GME Blog

Celebrating Continuous Quality Improvement in Educational Program Design!

Have you conducted your Annual Program Evaluation (APE) for 2017-2018? Was a laborious affair where it felt like all your warts were exposed and dissected? Did you leave that meeting feeling dejected and frustrated? APEs do not have to be only a review of negative. They can be a celebration of what is going right in your program and in every program there is always something going right. At my ins ...[Read More]

Pam’s Pearl – New Residents and Well-Being

Now is the time to be extra vigilant with new residents and well-being.  Orientation is done and first rotations are completed.  I’ve had three residents this past 10 days needing encouragement and assistance as they transition in to the role of a care provider.  These are good residents.  They have put themselves under pressure as they feel the burden of caring for patients and feel inadequate to ...[Read More]

Financial Literacy in GME

Financial literacy is something that is not routinely taught in medical school or residency.  We are starting to hear more and more about financial literacy in GME; from personal finance all the way to running a hospital.  In order to train our residents to be future leaders, financial literacy is a must.  Resources are plentiful; however how do you know who to trust and what to listen to?  First ...[Read More]

Does the PEC (Program Evaluation Committee) need to meet more often than once a year?

While the requirement in the Common Program Requirements states that the PEC needs to meet a minimum of one time a year to complete the Annual Program Evaluation (APE), the role of the PEC is quite comprehensive. If your program is keen on being in a “continuous improvement mode”, the PEC should be meeting on a regular basis. This can mean as much as monthly throughout the entire acade ...[Read More]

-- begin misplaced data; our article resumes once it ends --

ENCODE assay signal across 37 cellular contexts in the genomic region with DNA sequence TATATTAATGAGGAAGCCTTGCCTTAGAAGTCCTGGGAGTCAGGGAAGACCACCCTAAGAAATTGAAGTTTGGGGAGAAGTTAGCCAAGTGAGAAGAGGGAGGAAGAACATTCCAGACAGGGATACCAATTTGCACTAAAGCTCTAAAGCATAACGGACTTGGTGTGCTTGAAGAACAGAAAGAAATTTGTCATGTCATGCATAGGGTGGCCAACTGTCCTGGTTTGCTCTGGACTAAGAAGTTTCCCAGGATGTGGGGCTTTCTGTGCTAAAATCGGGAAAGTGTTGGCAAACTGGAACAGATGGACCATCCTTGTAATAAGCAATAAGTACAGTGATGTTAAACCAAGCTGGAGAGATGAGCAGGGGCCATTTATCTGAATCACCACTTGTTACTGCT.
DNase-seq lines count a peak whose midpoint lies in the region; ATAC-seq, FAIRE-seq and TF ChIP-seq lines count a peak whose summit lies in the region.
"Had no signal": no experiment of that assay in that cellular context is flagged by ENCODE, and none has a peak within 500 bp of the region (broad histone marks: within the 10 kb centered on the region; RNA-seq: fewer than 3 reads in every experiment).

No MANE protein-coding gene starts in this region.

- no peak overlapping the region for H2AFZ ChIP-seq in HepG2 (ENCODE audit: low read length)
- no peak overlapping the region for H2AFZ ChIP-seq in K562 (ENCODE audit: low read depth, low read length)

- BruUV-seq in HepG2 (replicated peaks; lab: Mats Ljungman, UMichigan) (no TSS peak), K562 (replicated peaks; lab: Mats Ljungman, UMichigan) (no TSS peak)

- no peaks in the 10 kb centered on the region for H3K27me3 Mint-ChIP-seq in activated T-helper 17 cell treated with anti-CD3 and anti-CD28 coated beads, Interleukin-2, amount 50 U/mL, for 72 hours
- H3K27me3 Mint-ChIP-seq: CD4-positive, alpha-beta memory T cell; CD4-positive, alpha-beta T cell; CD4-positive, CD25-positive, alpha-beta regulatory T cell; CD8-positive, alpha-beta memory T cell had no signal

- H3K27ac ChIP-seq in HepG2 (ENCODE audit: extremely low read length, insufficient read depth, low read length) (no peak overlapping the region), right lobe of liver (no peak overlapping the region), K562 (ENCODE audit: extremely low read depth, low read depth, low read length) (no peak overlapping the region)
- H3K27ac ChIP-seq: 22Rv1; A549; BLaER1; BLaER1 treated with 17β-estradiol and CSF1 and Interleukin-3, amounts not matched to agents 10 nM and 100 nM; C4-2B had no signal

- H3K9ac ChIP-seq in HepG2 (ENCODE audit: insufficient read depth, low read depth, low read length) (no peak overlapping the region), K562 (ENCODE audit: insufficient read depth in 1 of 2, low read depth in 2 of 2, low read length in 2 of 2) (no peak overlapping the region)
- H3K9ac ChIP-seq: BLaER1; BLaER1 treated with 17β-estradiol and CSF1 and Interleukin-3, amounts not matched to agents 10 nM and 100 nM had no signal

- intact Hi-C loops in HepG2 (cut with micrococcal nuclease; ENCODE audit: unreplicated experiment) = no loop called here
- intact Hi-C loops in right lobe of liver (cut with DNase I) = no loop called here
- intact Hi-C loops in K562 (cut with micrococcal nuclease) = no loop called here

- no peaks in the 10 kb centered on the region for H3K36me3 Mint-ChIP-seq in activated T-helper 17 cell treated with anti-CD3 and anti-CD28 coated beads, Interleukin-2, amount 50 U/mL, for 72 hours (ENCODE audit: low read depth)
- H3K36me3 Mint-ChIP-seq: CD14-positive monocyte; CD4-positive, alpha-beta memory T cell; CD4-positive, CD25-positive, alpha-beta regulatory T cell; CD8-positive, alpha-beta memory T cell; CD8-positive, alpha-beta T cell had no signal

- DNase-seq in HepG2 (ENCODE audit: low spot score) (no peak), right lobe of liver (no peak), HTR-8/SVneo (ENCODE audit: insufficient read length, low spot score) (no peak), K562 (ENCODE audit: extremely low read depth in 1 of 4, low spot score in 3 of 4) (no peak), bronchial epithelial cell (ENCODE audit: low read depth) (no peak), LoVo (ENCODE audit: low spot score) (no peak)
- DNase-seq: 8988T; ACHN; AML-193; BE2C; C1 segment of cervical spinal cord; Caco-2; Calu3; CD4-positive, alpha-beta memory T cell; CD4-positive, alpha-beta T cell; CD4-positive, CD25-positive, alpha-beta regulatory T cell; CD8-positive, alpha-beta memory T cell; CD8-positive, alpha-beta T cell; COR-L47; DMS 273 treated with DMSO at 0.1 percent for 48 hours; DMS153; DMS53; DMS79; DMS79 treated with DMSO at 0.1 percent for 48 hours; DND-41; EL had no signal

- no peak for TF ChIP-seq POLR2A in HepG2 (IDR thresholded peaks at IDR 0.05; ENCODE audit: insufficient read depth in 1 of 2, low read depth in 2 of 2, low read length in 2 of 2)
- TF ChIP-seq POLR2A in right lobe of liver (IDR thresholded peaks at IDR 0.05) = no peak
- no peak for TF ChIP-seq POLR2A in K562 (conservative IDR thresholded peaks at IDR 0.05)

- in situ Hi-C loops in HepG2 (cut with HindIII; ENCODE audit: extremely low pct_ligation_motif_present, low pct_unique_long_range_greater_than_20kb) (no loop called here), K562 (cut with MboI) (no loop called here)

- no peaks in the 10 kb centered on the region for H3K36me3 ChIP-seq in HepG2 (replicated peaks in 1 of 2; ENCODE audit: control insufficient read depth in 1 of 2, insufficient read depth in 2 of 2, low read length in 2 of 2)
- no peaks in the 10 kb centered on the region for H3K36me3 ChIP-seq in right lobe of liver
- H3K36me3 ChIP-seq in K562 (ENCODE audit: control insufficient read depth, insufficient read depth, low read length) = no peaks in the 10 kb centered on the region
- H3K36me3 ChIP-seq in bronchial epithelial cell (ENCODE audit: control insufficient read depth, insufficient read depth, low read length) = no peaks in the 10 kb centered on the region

Safety Alerts

Question: To meet the expectation that the sponsoring institution document the residents’ engagement in the safety alert process, we are contemplating requiring residents to submit safety alerts that are not anonymous. Is this a good idea? There are GOOD reasons to require the residents to submit safety alerts that are NOT anonymous: 1)      It’s a requirement that the sponsoring institution docum ...[Read More]

Research in Medical Education Grant Opportunity

Have a great idea or theory surrounding medical education?  The Society of Directors of Research in Medical Education (SDRME) has a call for proposals that make a substantial contribution to advancing practice, theory or research in medical education.  The grant will cover $4,000 in project monies and $1,000 in travel expenses to present your paper during an SDRME meeting.  Authors will have up to ...[Read More]

Rural Residency Funding Opportunities

Are you a new rural residency program?  Are you thinking of starting a rural residency program? The Rural Health Information Hub provides a list of available grants and awards for rural residency programs.   You can search for funding by state, topic or type.  And if you are not sure where to start, give Partners a call for all of your graduate medical education needs!

Hand-off Infographic

Whether you call it a hand-off, sign-out or care transition, one thing is clear: transferring and communicating information about patients is critical.  Having a structured hand-off can aid in ensuring the information is accurate, pertinent and understandable.  The 5 Benefits from a Structured Handoff infographic, courtesy of e-Handoff, may be downloaded from their website and used to facilitate c ...[Read More]

It’s time to look at your WebADS

It’s coming… Just as the dust is settling on the orientation processes for your new residents and your graduating residents bid their good-byes, July arrives and it’s time to look at your WebADS and plan your update. Tasks include: review and respond to your citations, develop a cohesive response to “Program Changes”, collect data for the scholarly activity productivity of your faculty and residen ...[Read More]

Team Based Learning

You may have heard of team based learning (TBL), a form of instruction that utilizes pre-class preparation, team learning and assimilation and instructor led application exercises.  Medical education is beginning to embrace TBL, particularly as we learn of the various learning styles of our students and residents and begin to move away from the traditional lecture.  An excellent resource for TBL i ...[Read More]

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